What to Expect During Residency Interviews

Knowing what to anticipate from the residency interview experience can help you to be more attentive and confident when the day arrives.

While each program visit will be unique, here are some general points reflective of how many programs conduct residency interviews.

The Interview Structure

Often, the residency program will have prepared your itinerary, listing the names of the people you’re going to meet, and the amount of time allotted for each person (generally 20-30 minutes).

In addition to the program director, you should talk to other faculty members, residents from different levels of training, and any other individual with whom you would have significant contact as a resident in that program.

Remember that all members of the faculty and staff are critiquing you as soon as you start an interview.

You should see the hospital and clinic facilities during your interview. If there is free time, spend it in places where there are residents to get a better feel for the actual working environment.

The Content of the Interview

Come to the interview with your own list of questions that you'd like to ask, and know which person in which role you need to address them to. Ask follow-up questions when you have them. Programs will expect you to have good questions. It can be helpful to have a few questions that you ask to everyone you meet with, to get an idea about how perspectives on certain elements of the program might vary.

Be prepared for different interviewing styles and adjust accordingly. Stay engaged and active during conversions. While you don't want to repeat your personal statement word for word, some questions may give you an opportunity to reference it and expound upon what you've already shared with the program.

Questions that you might be asked during an interview could include:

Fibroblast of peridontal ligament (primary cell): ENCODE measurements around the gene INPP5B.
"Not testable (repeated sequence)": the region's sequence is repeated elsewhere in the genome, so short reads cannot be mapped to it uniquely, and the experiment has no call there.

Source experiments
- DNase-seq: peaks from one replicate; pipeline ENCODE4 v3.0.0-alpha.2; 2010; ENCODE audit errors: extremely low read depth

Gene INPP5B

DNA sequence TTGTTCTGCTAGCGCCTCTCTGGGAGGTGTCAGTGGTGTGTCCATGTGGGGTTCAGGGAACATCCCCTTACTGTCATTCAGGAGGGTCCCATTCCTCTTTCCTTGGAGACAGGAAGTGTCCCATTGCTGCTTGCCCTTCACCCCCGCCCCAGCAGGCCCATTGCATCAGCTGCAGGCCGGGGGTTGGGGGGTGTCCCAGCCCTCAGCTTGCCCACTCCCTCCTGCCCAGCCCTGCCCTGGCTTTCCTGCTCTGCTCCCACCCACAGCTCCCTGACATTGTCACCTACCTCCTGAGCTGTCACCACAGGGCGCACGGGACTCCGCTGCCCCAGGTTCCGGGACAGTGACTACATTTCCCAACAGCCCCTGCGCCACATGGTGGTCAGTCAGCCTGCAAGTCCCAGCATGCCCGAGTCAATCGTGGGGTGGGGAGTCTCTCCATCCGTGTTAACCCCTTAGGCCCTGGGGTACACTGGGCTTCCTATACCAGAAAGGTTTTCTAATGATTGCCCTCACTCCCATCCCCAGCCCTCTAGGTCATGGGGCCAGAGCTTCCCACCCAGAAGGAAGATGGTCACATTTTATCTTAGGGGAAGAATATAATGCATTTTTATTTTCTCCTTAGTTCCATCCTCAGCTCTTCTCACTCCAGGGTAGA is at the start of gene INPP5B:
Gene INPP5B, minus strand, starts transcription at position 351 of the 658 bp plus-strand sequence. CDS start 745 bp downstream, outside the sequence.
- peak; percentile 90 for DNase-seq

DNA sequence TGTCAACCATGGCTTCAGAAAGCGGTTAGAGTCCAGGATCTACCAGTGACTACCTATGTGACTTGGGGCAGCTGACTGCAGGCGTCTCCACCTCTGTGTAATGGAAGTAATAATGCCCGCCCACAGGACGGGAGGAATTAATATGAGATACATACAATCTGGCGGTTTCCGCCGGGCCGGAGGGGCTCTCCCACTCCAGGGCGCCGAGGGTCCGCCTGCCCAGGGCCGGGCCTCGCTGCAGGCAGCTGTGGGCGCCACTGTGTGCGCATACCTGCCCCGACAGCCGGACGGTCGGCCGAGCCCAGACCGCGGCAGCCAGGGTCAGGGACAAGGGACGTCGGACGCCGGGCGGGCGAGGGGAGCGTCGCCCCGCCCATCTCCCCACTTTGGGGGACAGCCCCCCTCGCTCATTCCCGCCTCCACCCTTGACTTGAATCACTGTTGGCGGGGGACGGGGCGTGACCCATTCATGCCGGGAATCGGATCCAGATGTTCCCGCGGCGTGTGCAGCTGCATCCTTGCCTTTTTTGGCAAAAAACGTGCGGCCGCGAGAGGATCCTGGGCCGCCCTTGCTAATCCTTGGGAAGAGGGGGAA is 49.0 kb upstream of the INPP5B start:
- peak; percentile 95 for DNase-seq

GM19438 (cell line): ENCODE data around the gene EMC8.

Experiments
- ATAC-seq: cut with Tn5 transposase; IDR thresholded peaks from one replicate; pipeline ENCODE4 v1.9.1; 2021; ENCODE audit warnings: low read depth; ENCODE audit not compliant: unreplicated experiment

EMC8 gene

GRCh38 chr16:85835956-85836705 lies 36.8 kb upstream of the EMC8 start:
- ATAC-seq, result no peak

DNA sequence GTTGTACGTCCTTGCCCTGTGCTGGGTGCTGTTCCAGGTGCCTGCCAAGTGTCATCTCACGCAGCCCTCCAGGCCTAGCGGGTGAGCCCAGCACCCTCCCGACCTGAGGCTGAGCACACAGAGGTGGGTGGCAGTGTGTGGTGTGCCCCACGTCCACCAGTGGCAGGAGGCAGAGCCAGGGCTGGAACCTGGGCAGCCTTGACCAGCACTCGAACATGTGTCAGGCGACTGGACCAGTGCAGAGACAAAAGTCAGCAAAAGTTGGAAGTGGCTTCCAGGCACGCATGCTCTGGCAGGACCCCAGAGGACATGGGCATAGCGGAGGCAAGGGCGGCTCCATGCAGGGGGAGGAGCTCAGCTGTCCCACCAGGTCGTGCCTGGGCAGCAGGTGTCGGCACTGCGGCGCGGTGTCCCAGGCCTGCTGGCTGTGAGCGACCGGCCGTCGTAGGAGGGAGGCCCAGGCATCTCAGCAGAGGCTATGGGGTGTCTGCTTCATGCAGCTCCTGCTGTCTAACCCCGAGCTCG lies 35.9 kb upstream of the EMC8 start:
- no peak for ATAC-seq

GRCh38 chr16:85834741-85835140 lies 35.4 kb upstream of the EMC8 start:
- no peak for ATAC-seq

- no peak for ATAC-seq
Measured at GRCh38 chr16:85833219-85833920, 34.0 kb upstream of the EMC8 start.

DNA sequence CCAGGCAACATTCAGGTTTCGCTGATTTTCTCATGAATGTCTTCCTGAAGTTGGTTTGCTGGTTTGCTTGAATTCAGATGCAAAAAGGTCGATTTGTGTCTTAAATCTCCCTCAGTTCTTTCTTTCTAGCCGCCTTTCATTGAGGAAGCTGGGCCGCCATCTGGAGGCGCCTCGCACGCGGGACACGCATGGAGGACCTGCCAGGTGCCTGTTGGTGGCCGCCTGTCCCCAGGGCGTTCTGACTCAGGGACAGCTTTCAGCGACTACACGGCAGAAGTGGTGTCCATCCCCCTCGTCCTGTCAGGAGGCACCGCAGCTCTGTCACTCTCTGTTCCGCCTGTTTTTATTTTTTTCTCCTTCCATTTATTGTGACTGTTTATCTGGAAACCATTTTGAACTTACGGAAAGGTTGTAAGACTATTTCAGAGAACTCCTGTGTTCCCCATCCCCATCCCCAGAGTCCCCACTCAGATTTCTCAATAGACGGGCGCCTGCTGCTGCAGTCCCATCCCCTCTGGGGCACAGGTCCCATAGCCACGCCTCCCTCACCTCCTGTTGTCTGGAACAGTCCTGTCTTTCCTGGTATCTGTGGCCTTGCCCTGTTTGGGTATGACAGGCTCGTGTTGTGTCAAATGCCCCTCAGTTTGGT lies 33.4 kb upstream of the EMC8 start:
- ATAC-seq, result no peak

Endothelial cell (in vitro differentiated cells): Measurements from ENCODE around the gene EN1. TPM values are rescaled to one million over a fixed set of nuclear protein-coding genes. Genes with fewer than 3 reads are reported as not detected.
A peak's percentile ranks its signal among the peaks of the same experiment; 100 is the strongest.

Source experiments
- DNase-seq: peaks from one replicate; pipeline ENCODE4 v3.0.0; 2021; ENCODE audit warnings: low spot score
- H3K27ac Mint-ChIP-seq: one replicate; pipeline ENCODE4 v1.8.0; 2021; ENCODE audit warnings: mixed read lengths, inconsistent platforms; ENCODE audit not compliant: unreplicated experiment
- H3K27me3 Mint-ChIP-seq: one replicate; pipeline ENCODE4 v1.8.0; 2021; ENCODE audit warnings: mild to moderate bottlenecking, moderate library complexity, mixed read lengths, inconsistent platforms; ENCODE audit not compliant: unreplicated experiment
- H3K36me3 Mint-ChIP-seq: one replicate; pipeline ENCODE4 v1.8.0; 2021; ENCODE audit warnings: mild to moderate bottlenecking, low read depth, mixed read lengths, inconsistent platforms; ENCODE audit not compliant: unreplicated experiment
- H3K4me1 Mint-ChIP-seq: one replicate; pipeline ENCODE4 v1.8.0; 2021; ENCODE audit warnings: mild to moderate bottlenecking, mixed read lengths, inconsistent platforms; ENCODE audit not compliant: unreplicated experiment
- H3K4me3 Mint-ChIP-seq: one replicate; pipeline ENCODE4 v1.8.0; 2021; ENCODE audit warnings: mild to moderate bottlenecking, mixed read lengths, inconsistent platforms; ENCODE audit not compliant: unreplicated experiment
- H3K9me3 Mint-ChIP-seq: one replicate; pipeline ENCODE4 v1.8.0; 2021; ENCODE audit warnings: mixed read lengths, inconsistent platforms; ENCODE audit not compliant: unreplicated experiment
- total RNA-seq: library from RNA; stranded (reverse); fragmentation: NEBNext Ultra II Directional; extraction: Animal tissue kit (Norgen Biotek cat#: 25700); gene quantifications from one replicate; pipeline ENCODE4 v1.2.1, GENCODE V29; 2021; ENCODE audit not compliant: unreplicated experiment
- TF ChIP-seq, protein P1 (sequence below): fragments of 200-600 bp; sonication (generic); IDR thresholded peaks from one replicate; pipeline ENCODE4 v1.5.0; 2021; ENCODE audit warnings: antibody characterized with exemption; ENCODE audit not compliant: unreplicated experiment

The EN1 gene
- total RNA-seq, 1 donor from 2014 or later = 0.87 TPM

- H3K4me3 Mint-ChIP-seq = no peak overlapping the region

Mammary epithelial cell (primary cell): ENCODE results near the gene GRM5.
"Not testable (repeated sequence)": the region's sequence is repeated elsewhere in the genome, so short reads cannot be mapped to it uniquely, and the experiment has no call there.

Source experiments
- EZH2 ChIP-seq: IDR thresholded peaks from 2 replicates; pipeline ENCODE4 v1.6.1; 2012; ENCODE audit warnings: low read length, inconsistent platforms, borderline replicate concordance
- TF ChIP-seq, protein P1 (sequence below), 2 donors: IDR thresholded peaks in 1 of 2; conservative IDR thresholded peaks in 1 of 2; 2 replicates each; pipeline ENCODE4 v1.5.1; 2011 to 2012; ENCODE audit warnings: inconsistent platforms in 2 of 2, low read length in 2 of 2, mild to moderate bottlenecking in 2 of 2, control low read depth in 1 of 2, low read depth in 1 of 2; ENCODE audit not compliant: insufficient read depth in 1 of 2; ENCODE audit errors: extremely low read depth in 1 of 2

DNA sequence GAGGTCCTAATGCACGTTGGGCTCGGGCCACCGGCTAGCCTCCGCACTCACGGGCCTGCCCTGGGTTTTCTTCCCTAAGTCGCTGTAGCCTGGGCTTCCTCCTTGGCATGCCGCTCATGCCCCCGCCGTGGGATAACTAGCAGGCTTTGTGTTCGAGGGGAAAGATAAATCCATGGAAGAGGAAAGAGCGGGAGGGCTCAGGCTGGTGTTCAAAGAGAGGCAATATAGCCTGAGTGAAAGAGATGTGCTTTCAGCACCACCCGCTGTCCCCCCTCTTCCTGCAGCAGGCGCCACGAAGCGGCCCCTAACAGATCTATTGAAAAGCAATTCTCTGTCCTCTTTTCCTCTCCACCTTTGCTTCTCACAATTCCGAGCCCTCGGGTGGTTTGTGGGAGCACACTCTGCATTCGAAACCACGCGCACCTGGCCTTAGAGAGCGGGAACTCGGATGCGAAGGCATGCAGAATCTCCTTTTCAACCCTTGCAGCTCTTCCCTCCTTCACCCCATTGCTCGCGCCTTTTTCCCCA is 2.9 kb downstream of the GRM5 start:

• Why did you choose this specialty?
  • Why did you choose to apply to this residency?
  • What are your strong points?
  • What are your weaknesses?
  • What are your overall career goals?
  • How would you describe yourself?
  • What do you like to do in your free time?
  • Describe a particularly satisfying or meaningful experience during your medical training. Why was it meaningful?

 Questions to ask faculty members and residents during your interview »

Take Notes

Usually, you'll find that you don’t have enough time to ask all the questions you would like to during the interview. It’s a good idea to take some notes throughout the day to jog your memory about significant comments, concerns, particularly good points, or particularly bad points. Don’t concentrate on your notes so much that you interfere with effective interchange during the interview. Instead, note your impressions right after the interview. Using standard questions from all interviews will help you compare responses across the multiple residency programs you interview.

Be Aware of Prohibited Questions

According to federal law, you do not have to answer certain questions. It is illegal to make employment decisions on the basis of race, color, sex, age, religion, national origin, or disability. To avoid charges of discrimination based on any of these protected classes, many employers do not ask questions that would elicit this type of information during an employment interview.

Programs are also prohibited from asking applicants to reveal the names, geographic locations, or other identifying information of programs to which they have or may apply to. Programs may not ask applicants whether they have applied to other specialties.

Parental Leave, Pregnancy and Child-Rearing Plans

A typical concern during the interview process is questions related to pregnancy and child-rearing plans. The prohibition against discrimination on the basis of sex includes discrimination on the basis of pregnancy and child-rearing plans. You do not have to answer questions related to marital status, number of children, or plans to have children, but you may want to prompt a discussion of the provisions for maternity/paternity leave and/or child care responsibilities in the residency program.

Federal regulation provides for 12 weeks of maternity/paternity leave; state regulations may provide for more than 12 weeks of leave (check your state regulations for this information). The law does state, however, that the amount of time allowed for maternity/paternity leave must be the same as that which is provided for sick or disability leave.


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